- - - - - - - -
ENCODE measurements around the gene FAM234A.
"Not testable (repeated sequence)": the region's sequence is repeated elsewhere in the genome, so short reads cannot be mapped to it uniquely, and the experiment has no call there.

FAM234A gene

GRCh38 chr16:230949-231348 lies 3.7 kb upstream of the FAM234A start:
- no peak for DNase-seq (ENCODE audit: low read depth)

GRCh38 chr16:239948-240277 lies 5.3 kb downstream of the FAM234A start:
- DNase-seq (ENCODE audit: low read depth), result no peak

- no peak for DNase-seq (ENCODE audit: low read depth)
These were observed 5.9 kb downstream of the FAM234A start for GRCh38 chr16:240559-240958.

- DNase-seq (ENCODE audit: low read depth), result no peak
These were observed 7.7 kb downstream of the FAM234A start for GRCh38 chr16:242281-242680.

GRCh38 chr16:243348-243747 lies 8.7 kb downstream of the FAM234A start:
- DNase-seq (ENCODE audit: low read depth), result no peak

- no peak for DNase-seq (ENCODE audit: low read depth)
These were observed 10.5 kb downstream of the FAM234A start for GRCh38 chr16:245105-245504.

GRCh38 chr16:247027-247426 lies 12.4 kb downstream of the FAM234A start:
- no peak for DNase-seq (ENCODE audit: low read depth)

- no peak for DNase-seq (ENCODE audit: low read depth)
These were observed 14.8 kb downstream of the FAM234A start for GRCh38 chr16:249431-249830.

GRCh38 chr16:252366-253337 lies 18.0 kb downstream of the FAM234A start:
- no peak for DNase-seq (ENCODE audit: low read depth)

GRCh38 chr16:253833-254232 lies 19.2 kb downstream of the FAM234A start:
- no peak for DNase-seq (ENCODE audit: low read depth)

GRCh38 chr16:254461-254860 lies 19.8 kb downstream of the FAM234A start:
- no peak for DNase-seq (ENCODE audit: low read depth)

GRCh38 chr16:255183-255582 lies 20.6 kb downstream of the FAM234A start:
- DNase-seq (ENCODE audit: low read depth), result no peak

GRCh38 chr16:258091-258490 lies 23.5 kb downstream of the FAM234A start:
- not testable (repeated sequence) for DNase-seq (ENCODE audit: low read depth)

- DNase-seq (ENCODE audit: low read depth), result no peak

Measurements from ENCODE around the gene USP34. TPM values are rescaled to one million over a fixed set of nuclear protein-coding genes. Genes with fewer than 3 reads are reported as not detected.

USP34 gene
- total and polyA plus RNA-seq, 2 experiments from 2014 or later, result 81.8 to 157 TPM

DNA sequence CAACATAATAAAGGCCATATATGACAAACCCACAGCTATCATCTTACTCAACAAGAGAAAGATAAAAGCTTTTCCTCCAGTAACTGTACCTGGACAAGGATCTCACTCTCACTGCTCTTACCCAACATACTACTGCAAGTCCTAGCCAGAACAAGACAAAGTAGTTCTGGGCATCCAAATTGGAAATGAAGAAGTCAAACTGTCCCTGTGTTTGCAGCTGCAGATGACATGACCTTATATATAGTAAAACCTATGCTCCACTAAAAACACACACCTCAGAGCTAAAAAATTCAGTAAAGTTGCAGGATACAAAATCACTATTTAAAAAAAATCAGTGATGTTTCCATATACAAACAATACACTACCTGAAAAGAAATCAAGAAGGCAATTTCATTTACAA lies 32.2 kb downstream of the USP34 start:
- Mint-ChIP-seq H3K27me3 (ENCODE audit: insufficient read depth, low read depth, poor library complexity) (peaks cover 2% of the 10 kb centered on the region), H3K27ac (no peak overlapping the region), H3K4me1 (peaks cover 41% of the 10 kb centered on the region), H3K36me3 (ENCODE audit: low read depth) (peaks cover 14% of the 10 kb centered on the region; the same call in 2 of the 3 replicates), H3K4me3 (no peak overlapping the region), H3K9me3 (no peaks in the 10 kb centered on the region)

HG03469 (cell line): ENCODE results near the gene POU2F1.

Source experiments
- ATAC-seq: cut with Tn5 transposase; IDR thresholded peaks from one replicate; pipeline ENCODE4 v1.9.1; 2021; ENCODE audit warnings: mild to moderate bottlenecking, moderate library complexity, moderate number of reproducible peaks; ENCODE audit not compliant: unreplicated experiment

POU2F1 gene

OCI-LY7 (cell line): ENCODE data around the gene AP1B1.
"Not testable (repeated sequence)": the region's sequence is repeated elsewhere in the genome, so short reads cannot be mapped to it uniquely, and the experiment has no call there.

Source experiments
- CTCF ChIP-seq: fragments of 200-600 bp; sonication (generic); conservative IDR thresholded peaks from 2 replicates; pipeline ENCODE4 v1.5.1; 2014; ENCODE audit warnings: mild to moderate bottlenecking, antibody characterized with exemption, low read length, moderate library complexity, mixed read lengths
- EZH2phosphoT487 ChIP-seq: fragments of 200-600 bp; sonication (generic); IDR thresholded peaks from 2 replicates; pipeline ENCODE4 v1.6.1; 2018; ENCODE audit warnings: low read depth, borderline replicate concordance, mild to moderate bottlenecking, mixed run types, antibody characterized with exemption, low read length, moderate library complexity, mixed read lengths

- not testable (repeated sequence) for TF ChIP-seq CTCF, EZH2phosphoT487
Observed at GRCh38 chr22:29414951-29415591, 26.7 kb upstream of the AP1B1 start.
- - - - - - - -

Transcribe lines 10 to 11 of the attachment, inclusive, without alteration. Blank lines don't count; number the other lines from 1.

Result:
- DNase-seq (ENCODE audit: low read depth), result no peak
These were observed 7.7 kb downstream of the FAM234A start for GRCh38 chr16:242281-242680.